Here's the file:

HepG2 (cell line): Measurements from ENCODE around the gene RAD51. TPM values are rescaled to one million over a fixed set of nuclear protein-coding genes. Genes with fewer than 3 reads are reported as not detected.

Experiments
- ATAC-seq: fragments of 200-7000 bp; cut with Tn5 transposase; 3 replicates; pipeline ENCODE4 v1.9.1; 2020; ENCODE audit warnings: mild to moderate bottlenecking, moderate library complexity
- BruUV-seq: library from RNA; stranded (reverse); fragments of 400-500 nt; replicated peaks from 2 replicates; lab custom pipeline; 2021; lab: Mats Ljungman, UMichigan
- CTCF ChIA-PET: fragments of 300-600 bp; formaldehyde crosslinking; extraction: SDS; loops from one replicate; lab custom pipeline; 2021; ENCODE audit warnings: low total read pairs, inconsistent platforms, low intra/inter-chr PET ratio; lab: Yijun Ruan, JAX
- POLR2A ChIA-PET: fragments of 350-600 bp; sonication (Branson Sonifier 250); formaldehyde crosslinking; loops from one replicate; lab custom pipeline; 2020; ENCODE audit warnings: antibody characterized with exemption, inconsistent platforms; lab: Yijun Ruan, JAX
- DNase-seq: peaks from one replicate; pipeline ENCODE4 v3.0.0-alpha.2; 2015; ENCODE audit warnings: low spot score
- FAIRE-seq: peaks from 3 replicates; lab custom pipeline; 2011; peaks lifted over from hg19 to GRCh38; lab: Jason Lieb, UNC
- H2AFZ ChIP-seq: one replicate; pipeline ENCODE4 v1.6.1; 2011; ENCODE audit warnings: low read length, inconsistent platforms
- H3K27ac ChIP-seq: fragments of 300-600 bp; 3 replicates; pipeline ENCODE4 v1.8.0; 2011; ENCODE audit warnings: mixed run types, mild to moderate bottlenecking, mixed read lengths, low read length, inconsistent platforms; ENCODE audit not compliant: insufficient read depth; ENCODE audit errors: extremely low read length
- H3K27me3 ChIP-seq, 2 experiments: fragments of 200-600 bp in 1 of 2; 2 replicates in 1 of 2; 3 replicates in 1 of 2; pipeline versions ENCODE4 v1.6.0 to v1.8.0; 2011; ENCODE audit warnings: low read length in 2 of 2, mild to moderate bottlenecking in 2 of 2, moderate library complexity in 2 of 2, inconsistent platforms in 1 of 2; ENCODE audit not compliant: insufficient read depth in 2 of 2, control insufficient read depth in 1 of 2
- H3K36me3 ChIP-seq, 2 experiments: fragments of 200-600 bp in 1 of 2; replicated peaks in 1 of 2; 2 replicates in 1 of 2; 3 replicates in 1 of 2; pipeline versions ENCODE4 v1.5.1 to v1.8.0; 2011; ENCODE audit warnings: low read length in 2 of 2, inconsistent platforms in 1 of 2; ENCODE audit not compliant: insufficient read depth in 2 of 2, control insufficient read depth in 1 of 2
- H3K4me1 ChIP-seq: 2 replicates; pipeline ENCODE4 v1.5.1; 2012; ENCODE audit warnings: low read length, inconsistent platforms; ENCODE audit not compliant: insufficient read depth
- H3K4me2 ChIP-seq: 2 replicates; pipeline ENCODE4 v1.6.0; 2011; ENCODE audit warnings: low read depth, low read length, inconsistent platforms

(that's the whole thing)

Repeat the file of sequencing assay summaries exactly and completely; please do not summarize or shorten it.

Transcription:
HepG2 (cell line): Measurements from ENCODE around the gene RAD51. TPM values are rescaled to one million over a fixed set of nuclear protein-coding genes. Genes with fewer than 3 reads are reported as not detected.

Experiments
- ATAC-seq: fragments of 200-7000 bp; cut with Tn5 transposase; 3 replicates; pipeline ENCODE4 v1.9.1; 2020; ENCODE audit warnings: mild to moderate bottlenecking, moderate library complexity
- BruUV-seq: library from RNA; stranded (reverse); fragments of 400-500 nt; replicated peaks from 2 replicates; lab custom pipeline; 2021; lab: Mats Ljungman, UMichigan
- CTCF ChIA-PET: fragments of 300-600 bp; formaldehyde crosslinking; extraction: SDS; loops from one replicate; lab custom pipeline; 2021; ENCODE audit warnings: low total read pairs, inconsistent platforms, low intra/inter-chr PET ratio; lab: Yijun Ruan, JAX
- POLR2A ChIA-PET: fragments of 350-600 bp; sonication (Branson Sonifier 250); formaldehyde crosslinking; loops from one replicate; lab custom pipeline; 2020; ENCODE audit warnings: antibody characterized with exemption, inconsistent platforms; lab: Yijun Ruan, JAX
- DNase-seq: peaks from one replicate; pipeline ENCODE4 v3.0.0-alpha.2; 2015; ENCODE audit warnings: low spot score
- FAIRE-seq: peaks from 3 replicates; lab custom pipeline; 2011; peaks lifted over from hg19 to GRCh38; lab: Jason Lieb, UNC
- H2AFZ ChIP-seq: one replicate; pipeline ENCODE4 v1.6.1; 2011; ENCODE audit warnings: low read length, inconsistent platforms
- H3K27ac ChIP-seq: fragments of 300-600 bp; 3 replicates; pipeline ENCODE4 v1.8.0; 2011; ENCODE audit warnings: mixed run types, mild to moderate bottlenecking, mixed read lengths, low read length, inconsistent platforms; ENCODE audit not compliant: insufficient read depth; ENCODE audit errors: extremely low read length
- H3K27me3 ChIP-seq, 2 experiments: fragments of 200-600 bp in 1 of 2; 2 replicates in 1 of 2; 3 replicates in 1 of 2; pipeline versions ENCODE4 v1.6.0 to v1.8.0; 2011; ENCODE audit warnings: low read length in 2 of 2, mild to moderate bottlenecking in 2 of 2, moderate library complexity in 2 of 2, inconsistent platforms in 1 of 2; ENCODE audit not compliant: insufficient read depth in 2 of 2, control insufficient read depth in 1 of 2
- H3K36me3 ChIP-seq, 2 experiments: fragments of 200-600 bp in 1 of 2; replicated peaks in 1 of 2; 2 replicates in 1 of 2; 3 replicates in 1 of 2; pipeline versions ENCODE4 v1.5.1 to v1.8.0; 2011; ENCODE audit warnings: low read length in 2 of 2, inconsistent platforms in 1 of 2; ENCODE audit not compliant: insufficient read depth in 2 of 2, control insufficient read depth in 1 of 2
- H3K4me1 ChIP-seq: 2 replicates; pipeline ENCODE4 v1.5.1; 2012; ENCODE audit warnings: low read length, inconsistent platforms; ENCODE audit not compliant: insufficient read depth
- H3K4me2 ChIP-seq: 2 replicates; pipeline ENCODE4 v1.6.0; 2011; ENCODE audit warnings: low read depth, low read length, inconsistent platforms